With their departure for Europe a few weeks away, the athletes had to stay in shape, and the team needed to raise money.  Hence, early in June, some of the U.S. Olympians participated in a fund-raising day at Celtic Park (a sports complex in Queens, built by the Greater New York Irish Athletic Association; it was adjacent to Calvary Cemetery ).  There were track and field events, and also an East-West bicycle race, with Steinert (who, thanks to his mother Agnes, was half Irish) competing for the East.


Two days before the athletes departed for the Olympics, the Hicksville A.C. honored Steinert, at a dinner at Hicksville ’s Wolgast Hotel.  Among the several speakers was his father, the venerable Judge.  Pete was presented with an inscribed silver cup, in honor of both the work he had done for the club, and his representing his country in the upcoming games.  Some of those present posed for a group photo, which later was published in the Long Islander newspaper (shown below, with annotations added).  Steinert, his bicycle, his father, and three of his six brothers appear in the image.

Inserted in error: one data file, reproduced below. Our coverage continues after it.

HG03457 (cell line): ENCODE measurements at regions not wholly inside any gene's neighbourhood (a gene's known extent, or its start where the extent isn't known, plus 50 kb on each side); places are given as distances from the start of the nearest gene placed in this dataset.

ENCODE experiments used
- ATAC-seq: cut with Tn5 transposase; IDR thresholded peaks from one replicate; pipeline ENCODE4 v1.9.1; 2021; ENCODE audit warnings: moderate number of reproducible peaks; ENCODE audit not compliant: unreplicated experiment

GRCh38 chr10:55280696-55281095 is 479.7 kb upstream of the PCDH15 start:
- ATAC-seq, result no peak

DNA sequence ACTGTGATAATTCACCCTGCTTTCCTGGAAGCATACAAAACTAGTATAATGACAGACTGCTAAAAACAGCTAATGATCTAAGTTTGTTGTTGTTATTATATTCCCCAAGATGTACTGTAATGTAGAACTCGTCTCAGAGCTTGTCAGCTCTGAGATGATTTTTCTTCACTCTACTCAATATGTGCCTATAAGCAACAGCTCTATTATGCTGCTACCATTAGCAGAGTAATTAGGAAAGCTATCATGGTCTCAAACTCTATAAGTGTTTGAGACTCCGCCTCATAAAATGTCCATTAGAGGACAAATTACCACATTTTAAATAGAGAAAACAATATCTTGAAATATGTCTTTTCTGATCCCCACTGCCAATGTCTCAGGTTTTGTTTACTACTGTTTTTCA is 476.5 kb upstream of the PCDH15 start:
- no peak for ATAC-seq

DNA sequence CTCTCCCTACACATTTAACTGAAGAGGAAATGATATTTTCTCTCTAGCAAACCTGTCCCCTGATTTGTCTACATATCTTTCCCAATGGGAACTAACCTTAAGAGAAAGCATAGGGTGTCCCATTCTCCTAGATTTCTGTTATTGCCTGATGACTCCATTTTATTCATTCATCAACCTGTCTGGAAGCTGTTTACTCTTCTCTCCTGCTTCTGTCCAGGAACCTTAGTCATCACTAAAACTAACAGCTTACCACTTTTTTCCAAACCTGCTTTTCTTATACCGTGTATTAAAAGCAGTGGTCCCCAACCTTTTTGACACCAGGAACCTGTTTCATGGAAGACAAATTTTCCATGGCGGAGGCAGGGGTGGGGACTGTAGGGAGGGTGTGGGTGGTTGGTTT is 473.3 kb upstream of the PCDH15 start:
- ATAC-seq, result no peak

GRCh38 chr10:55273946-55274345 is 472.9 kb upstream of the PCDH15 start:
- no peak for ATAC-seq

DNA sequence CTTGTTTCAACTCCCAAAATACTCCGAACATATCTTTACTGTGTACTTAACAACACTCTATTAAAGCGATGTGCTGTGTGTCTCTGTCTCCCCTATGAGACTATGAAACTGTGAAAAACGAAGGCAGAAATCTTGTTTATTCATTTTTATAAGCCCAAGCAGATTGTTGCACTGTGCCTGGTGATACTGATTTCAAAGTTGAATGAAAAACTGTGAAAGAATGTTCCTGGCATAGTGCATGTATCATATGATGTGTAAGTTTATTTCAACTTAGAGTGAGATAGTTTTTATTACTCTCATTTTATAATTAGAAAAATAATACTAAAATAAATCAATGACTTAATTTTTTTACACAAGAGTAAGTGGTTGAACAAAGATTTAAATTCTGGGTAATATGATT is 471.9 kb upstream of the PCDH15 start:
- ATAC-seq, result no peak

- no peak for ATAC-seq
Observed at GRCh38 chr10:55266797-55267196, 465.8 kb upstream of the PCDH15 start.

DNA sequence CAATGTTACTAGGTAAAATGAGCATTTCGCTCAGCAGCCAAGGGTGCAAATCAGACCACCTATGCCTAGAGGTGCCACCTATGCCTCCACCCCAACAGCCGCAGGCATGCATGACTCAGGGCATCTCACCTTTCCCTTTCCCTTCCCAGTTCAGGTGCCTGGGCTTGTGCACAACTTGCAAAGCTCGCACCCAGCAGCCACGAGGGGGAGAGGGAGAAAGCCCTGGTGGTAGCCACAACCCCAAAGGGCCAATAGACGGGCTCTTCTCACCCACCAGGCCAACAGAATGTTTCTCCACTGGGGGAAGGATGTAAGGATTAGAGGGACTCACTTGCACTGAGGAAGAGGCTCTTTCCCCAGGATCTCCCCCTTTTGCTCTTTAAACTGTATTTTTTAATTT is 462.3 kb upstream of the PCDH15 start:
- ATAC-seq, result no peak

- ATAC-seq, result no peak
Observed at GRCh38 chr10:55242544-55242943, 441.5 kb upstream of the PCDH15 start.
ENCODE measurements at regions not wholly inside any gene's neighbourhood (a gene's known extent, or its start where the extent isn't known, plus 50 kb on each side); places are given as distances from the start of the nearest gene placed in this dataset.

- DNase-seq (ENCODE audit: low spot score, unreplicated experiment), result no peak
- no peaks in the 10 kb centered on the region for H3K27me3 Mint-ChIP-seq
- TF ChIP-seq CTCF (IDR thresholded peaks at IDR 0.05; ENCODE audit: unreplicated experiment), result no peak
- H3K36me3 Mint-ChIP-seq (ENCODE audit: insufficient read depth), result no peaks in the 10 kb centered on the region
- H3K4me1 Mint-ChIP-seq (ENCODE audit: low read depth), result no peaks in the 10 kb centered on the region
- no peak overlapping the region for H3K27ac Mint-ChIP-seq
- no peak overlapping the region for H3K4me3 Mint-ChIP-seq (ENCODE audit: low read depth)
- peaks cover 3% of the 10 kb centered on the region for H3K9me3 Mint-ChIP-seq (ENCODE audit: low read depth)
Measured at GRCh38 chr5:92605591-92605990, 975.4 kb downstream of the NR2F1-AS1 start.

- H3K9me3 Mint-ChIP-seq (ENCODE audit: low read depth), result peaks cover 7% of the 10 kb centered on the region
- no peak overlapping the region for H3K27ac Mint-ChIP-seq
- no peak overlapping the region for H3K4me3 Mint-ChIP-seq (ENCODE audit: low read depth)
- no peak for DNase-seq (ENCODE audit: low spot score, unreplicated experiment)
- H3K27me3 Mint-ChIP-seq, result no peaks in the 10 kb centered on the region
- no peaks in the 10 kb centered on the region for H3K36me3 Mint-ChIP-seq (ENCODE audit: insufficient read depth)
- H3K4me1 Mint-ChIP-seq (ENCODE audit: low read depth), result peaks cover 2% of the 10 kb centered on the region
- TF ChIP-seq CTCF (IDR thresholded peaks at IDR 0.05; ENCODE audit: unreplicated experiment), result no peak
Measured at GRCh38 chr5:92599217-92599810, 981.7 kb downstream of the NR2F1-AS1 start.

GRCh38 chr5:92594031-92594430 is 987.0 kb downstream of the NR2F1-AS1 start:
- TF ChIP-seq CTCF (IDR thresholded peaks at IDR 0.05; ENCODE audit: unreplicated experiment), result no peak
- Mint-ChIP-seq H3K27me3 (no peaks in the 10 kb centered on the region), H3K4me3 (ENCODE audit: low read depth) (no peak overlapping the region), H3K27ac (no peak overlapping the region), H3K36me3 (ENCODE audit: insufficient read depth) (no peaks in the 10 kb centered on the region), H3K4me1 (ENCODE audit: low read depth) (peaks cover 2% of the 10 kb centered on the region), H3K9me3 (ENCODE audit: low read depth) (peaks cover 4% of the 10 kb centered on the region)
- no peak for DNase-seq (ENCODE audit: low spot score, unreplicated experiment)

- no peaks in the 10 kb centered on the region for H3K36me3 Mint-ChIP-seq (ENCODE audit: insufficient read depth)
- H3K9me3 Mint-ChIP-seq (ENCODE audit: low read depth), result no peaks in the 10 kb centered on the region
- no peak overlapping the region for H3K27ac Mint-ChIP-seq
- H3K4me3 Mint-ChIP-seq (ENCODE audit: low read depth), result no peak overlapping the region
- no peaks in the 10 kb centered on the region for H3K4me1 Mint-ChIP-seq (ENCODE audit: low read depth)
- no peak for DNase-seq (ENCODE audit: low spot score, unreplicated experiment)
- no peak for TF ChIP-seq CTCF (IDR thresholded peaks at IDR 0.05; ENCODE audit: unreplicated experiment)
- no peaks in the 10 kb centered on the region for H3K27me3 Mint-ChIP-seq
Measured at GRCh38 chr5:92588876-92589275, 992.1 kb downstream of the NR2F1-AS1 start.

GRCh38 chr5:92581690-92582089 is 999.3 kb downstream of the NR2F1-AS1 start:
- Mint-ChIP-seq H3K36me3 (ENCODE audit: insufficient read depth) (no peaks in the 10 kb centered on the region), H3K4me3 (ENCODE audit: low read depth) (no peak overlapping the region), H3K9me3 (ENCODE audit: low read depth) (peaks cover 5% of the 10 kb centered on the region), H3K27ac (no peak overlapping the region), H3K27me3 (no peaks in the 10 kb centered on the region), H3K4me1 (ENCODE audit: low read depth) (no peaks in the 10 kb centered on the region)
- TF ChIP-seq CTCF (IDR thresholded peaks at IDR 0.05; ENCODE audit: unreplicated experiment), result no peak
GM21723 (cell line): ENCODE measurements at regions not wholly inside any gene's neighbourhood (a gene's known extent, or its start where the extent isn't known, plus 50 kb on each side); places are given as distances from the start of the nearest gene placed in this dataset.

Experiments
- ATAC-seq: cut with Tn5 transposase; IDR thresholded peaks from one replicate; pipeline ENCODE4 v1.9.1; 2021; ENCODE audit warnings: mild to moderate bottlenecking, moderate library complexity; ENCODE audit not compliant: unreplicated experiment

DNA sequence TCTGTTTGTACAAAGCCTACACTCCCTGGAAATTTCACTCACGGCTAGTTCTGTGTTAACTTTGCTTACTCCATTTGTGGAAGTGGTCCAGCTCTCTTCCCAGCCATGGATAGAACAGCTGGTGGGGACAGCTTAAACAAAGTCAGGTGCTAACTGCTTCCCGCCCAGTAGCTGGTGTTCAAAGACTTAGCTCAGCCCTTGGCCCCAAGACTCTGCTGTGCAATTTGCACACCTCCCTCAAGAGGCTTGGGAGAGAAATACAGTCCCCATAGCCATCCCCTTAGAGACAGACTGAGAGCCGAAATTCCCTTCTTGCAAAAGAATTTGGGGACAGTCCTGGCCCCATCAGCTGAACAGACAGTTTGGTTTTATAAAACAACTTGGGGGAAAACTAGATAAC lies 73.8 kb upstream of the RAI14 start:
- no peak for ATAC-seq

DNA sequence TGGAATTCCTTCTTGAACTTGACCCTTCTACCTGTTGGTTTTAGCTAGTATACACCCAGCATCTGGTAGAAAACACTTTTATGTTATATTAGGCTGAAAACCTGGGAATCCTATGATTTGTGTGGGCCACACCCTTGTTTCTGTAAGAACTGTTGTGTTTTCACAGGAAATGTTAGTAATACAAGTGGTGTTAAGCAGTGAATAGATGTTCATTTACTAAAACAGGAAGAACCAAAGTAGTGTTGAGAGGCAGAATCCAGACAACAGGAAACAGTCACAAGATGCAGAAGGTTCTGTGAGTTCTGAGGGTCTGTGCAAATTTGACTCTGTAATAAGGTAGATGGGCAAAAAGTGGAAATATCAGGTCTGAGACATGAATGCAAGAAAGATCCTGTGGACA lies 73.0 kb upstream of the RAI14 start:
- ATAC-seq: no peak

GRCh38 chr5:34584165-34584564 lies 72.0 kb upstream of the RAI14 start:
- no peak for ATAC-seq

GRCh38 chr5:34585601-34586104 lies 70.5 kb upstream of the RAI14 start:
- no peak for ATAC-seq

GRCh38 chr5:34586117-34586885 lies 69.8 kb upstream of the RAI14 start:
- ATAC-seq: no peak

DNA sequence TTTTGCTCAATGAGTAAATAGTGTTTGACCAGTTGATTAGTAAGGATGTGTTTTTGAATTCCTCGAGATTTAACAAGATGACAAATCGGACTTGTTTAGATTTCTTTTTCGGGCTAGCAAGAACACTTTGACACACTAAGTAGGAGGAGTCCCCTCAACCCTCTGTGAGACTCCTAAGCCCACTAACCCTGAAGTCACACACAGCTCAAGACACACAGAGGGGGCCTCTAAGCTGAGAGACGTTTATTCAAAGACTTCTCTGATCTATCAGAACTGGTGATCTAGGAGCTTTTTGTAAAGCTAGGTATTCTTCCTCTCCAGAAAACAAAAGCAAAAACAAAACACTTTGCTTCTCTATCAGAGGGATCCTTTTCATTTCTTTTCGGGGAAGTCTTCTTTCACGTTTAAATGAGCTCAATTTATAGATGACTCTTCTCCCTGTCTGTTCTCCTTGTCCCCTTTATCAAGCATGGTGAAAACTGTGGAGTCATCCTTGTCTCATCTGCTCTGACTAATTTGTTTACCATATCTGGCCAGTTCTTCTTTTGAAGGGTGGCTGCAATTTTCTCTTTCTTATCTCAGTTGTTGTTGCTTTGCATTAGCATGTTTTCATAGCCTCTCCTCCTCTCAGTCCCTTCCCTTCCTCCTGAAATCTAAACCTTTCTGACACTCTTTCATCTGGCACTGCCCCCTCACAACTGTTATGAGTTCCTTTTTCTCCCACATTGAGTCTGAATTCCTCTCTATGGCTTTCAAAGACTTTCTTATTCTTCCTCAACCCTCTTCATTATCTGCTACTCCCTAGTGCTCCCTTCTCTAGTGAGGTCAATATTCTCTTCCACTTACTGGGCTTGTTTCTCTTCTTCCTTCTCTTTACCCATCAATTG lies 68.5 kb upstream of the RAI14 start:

Note that the Long Islander labels the man seated to the left of the bicycle as “James Jr.”  He is either James Steinert, or he is Joseph Steinert Jr.


The opening ceremonies for the 1912 Olympics began late on the morning of July 6th, each nation’s athletes following their country’s flag as they marched into the stadium.  With the entrance of the Japanese team, the games became the first Olympics to include competitors from five continents.  King Gustav V spoke; he would continue to participate in ceremonies during the games, personally awarding medals to athletes.